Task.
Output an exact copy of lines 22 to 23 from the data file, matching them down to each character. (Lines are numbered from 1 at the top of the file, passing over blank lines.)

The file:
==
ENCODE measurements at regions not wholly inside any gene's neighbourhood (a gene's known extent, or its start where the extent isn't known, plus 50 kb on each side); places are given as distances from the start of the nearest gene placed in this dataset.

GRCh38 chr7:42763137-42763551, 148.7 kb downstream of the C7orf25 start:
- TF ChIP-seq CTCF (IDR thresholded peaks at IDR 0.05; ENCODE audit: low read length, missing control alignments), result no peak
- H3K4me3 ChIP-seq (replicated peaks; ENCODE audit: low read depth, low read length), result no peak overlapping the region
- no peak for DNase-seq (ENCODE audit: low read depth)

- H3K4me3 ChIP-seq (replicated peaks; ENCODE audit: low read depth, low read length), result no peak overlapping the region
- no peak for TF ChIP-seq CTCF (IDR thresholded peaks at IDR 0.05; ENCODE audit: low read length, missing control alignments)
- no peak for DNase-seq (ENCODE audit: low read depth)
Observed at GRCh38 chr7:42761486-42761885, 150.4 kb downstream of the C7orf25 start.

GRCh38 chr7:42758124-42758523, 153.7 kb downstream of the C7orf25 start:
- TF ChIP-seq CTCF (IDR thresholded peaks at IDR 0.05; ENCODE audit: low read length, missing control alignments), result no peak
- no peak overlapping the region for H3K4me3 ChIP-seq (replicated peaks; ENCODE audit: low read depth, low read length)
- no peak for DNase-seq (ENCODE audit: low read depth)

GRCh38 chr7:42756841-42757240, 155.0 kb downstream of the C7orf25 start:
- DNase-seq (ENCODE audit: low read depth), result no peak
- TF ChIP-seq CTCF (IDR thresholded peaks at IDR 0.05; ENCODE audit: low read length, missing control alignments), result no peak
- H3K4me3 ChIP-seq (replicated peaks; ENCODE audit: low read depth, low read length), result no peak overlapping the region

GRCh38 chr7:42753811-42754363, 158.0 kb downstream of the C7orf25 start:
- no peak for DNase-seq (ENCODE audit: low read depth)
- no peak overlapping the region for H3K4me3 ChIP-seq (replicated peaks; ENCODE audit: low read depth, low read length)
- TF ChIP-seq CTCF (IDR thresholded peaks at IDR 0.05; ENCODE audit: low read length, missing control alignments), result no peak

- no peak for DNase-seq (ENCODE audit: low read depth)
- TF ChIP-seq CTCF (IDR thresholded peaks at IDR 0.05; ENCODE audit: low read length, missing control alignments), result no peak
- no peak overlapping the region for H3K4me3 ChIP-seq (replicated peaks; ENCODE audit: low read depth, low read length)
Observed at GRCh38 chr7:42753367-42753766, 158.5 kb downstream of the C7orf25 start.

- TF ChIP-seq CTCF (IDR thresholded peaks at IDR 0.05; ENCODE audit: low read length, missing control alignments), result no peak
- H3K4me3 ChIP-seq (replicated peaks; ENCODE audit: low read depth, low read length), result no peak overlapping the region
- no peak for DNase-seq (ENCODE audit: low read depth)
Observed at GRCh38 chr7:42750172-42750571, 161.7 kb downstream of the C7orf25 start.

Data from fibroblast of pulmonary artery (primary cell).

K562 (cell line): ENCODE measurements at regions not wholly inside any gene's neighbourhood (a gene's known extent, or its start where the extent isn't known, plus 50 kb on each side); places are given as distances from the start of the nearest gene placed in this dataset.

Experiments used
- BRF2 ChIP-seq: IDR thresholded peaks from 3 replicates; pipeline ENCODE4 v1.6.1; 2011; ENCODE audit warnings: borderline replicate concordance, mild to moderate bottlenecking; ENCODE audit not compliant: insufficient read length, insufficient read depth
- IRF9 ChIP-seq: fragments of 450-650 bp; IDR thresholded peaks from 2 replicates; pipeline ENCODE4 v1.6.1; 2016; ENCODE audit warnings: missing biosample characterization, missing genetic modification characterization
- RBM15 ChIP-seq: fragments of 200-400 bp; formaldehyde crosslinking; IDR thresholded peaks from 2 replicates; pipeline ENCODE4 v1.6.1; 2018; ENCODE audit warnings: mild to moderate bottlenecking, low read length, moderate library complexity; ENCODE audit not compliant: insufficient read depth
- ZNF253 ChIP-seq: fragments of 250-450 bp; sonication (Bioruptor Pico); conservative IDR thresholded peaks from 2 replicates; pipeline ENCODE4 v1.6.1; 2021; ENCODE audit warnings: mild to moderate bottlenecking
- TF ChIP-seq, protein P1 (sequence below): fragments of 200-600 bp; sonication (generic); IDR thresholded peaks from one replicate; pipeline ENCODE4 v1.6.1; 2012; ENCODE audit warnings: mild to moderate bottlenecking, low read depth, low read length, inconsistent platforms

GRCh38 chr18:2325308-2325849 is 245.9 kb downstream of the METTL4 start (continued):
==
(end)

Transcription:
- no peak for DNase-seq (ENCODE audit: low read depth)
- TF ChIP-seq CTCF (IDR thresholded peaks at IDR 0.05; ENCODE audit: low read length, missing control alignments), result no peak